Water vendors have sued the Kenya Revenue Authority (KRA) in battle over excise duty levied on water refills.
The petitioners, led by Ms Faith Kamau and Ms Esther Kwamboka, argue that it is illegal for KRA to demand tax from vendors since refilling water is not a manufacturing process.
“Classifying water refilling as manufacturing subject to the imposition of excise duty under Section 5 of the Excise Duty Act is unlawful and contravenes the provisions of Article 201(b)(i) and 210 (1) of the Constitution; and as such null and void ab initio,” the vendors’ court papers filed before High Court judge James Makau read.
KRA issued a notice in 2020 to water re-fillers: “KRA wishes to remind all persons who are engaged in the business of bottling (including through refilling) or packaging water that they are required to obtain an excise licence from KRA and also charge and remit excise duty as required by the law.”
It said: “They are required to affix excise stamps on each bottle that has been refilled or packaged.”
At the heart of the dispute were home and office users who use dispensers and vendors who sell water using ATMs. In court, the vendors claim that KRA officials have carted away their machines and limited their right to earn a living.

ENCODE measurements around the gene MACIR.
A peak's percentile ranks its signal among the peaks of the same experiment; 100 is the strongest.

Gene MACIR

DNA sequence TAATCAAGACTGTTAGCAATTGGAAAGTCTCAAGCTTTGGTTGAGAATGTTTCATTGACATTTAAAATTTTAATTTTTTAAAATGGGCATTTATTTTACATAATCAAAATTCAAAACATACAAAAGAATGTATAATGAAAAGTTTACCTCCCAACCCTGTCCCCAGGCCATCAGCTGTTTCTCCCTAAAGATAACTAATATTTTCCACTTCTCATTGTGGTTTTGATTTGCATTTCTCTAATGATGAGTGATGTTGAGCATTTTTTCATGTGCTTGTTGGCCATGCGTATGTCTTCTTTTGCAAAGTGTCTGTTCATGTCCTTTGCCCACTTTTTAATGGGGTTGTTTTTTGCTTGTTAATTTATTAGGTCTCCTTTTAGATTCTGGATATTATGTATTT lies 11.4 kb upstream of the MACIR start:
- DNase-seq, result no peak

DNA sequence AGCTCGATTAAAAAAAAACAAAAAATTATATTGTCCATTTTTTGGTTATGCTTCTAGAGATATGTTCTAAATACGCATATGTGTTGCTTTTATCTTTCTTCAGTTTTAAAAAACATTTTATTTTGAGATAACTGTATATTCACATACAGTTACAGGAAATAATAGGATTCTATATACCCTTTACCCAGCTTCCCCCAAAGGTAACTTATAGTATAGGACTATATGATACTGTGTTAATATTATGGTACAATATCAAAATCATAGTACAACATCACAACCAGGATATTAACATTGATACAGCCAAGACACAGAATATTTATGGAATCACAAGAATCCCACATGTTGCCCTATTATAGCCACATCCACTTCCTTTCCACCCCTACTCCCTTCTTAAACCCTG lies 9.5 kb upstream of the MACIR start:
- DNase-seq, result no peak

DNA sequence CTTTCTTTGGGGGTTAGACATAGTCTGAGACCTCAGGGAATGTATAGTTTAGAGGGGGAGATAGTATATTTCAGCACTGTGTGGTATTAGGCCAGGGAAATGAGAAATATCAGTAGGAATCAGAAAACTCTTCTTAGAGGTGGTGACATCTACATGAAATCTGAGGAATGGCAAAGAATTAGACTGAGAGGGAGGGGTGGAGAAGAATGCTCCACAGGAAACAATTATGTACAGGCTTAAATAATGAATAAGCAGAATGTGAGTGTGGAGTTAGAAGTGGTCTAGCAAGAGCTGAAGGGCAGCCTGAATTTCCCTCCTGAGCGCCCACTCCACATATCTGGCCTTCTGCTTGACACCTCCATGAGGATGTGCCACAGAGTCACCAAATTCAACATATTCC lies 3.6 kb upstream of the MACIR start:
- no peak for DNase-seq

Water Bottlers Association of Kenya had initially opposed the imposition of excise tax, arguing that its members were majorly small and medium enterprises. They wanted KRA to look into the model of refilling and accommodate it in the Excisable Goods Management System.
Justice Makau heard that the vendors were paying double tax, as they were required to apply for licences and excise stamps to run water refill shops.
The petitioners say it is impossible to pass taxes to consumers and make a profit if the demands by KRA are to be allowed. They want the court to bar KRA from demanding water re-fillers to obtain an excise licence to operate a water refill.
A consumer ought to pay at least Sh6.03 for a bottle of water. KRA’s targeted at least Sh3.6 billion from the water excise tax. According to the petitioners, they also pay taxes to get water from water processing companies.